Tuesday, 19 March 2013

Pregnancy levels of vitamin C and copper bolsters child allergic response

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orangesVCThe protective effects of vitamin C in allergic disease have been noted in previous studies however the immune effects of copper deficiency in humans is largely unknown. Image: Denise CrossANTIOXIDANT intake during pregnancy and its association with the development of allergic disease has been assessed in research by local and international collaborators.

The study published in Nutrients, found maternal dietary intake of vitamin C reduced the risk of infant wheeze while copper intake was associated with reduced risk of eczema, wheeze and any allergic disease in a cohort predisposed to allergic disease.

Umeå University’s Christina West, who completed research while at UWA, says the findings relate to dietary intake of antioxidants and that research did not observe any dietary supplement use effects.

“This might actually be an indication that there are other qualities in this maternal diet and not only the specific antioxidant that provided the beneficial effects,” Dr West says.

“So although we do see this effect of vitamin C and copper we also need to have a more holistic view when it comes to diet.”

Associations between maternal intakes of beta-carotene, vitamin C, vitamin E, Copper and Zinc were studied in relation to development of allergies in infants, in particular; wheeze, eczema, Immunoglobulin E (IgE) sensitisation  and IgE-mediated food allergy.

“The reason we looked at these specific antioxidants was that limited number of studies have looked at vitamin E and C and they have suggested beneficial association however these previous studies have not had very thorough clinical examination,” Dr West says.

“So we wanted to use our cohort to actually clinically assess the children and diagnose them at 12 months of age and try to link the type of antioxidants to clinical outcomes.”

Dr West says the protective effects of vitamin C in allergic disease have been noted in previous studies however the immune effects of copper deficiency in humans is largely unknown.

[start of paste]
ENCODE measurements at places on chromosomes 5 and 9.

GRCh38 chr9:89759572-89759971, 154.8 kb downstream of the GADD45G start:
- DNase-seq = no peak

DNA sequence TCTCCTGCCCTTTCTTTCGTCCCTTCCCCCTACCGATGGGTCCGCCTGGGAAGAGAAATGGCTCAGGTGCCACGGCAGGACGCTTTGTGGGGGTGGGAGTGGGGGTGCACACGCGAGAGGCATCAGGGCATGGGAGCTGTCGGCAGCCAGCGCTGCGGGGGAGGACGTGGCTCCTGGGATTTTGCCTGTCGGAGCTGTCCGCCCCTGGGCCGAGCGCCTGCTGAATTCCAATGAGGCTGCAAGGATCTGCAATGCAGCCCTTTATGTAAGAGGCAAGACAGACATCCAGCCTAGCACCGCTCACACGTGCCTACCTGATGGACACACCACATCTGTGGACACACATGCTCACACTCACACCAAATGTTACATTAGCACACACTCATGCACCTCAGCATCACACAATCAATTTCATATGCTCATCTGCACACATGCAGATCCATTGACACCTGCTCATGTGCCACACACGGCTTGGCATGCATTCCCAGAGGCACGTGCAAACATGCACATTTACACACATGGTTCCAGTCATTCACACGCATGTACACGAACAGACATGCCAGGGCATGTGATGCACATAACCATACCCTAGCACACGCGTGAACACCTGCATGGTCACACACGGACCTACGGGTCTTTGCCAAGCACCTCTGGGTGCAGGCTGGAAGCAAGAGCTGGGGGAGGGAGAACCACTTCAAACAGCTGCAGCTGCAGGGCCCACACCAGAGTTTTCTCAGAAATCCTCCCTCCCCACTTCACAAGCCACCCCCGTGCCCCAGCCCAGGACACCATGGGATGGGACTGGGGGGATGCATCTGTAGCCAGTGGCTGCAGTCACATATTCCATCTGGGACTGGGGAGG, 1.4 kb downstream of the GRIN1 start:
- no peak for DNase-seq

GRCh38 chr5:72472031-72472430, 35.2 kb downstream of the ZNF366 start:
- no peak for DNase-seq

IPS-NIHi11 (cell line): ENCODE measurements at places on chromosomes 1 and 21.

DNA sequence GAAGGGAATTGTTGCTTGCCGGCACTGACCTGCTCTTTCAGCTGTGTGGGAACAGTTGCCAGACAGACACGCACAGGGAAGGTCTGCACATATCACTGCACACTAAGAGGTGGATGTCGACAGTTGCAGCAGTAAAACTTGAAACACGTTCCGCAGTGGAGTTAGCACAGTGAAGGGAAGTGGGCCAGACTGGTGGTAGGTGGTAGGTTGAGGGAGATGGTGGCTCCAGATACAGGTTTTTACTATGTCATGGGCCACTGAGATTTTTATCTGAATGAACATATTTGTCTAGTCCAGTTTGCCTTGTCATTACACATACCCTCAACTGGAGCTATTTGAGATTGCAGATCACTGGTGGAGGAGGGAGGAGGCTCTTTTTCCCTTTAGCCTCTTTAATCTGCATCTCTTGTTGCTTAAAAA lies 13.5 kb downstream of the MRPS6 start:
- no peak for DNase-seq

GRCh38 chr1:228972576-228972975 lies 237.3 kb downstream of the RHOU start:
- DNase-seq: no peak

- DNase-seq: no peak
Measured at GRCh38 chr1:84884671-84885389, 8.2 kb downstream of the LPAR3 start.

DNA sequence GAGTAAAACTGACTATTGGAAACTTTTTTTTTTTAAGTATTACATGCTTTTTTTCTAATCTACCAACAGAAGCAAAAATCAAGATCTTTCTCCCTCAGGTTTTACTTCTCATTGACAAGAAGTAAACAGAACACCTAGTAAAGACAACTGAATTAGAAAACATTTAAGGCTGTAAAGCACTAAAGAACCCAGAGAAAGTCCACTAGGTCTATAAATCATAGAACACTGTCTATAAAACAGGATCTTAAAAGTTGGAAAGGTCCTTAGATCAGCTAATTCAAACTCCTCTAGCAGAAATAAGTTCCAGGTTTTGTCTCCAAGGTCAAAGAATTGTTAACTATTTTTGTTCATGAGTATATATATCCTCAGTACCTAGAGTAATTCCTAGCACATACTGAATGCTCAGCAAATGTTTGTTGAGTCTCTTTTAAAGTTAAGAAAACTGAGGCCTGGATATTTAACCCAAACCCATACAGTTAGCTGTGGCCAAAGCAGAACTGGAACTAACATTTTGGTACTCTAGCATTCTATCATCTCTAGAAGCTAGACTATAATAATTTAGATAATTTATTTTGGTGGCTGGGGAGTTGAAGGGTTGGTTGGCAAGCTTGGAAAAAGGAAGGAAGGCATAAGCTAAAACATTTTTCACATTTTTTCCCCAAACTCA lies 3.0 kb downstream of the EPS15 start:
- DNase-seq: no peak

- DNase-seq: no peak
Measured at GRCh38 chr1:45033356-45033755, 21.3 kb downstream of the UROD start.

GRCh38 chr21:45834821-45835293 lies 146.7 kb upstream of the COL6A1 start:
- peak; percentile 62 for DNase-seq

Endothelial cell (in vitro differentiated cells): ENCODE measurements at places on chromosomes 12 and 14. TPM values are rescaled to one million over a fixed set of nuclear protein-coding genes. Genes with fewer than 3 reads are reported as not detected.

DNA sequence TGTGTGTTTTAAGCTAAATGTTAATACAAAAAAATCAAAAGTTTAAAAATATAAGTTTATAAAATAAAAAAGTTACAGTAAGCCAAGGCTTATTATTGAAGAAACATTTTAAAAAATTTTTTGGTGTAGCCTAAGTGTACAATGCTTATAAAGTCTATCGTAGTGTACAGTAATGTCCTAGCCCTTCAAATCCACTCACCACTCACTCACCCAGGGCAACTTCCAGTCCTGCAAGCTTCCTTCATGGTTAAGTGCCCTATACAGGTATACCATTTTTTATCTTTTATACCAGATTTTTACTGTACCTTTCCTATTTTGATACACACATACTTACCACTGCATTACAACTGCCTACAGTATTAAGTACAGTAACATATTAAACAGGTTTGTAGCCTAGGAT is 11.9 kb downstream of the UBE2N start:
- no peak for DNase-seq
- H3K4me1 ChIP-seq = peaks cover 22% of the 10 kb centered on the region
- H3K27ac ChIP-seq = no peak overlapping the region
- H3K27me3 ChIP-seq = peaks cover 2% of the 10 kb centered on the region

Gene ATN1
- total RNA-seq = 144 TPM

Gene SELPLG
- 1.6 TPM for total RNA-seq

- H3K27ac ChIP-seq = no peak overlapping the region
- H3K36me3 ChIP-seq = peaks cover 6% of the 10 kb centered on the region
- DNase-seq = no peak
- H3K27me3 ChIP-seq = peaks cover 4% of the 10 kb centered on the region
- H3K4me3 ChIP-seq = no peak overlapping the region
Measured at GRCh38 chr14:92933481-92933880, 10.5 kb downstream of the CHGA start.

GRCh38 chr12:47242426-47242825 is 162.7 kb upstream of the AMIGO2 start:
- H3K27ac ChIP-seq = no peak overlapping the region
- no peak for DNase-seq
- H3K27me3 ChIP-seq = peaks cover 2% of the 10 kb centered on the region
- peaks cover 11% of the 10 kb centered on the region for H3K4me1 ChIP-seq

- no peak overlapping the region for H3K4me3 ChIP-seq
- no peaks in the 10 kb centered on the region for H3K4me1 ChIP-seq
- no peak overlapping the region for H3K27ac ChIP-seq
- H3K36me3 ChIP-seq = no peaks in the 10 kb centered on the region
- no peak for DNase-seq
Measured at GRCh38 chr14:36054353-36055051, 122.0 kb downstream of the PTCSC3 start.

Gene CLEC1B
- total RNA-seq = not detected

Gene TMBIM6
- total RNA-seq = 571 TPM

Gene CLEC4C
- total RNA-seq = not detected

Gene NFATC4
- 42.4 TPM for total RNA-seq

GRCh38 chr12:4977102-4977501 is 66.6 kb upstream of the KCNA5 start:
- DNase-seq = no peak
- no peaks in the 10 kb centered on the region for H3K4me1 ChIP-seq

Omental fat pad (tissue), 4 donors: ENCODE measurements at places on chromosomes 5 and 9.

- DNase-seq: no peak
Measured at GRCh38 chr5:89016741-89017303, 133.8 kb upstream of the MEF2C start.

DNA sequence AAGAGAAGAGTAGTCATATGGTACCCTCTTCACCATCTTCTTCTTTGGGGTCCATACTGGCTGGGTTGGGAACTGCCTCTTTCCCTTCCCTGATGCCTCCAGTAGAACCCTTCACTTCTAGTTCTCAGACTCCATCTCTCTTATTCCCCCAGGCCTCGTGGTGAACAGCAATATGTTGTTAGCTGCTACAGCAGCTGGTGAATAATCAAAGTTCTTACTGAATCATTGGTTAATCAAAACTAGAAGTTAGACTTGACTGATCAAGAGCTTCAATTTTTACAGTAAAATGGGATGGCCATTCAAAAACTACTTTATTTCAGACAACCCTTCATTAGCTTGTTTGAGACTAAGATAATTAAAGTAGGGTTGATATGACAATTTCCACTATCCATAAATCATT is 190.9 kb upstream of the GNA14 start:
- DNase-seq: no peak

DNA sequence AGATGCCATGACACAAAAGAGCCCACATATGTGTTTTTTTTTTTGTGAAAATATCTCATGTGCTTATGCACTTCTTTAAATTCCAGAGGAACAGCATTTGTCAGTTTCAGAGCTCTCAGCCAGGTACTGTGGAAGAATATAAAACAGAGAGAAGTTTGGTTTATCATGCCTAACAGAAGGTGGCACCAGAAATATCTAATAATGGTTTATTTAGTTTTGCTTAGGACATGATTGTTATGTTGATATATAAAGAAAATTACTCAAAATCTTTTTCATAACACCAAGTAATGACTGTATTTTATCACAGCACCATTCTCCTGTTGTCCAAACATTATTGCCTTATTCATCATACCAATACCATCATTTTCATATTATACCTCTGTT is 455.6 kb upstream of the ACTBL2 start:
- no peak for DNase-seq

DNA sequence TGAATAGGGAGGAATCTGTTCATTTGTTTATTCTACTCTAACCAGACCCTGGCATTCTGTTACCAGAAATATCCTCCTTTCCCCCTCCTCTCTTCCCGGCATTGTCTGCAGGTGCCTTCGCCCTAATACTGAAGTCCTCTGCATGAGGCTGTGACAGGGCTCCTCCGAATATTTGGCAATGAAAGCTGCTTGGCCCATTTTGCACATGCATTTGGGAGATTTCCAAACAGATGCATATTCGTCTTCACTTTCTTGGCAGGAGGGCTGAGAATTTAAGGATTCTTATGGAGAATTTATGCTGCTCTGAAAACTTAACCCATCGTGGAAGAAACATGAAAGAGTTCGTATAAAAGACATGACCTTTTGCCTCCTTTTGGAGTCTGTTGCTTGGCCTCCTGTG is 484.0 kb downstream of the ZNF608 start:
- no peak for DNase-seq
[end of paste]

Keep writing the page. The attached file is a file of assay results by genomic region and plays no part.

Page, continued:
Copper requirements increase during pregnancy and low intake can negatively effect developing tissues and organ systems including lungs, skin and immune system.

Other research has found low copper intake in pregnant rodents led to reduced proliferation of development of the T cells, which are important in orchestrating the immune response.

Three hundred mother–infant pairs involved in the ‘postnatal infant fish oil study’ gave full data.

Pregnant mothers in their third trimester completed the CSIRO’s semi-quantitative food frequency questionnaire, where daily food intake was amounted into antioxidant intake per calorie.

Clinical assessment, at Princess Margaret Hospital, of children at one year of age involved mothers filling out another questionnaire regarding symptoms of allergic disease including reactions to foods, eczema and respiratory symptoms.

Skin prick tests and specific eczema tests were also performed to officially diagnose the allergies.

Statistical analysis adjusted for variables such as exposure to pets, maternal education, delivery method at birth and history of allergic disease.

NOTES: Find out more on an on-going collaboration between Dr West and UWA’s Susan Prescott, academic lead of the international network in-FLAME here.

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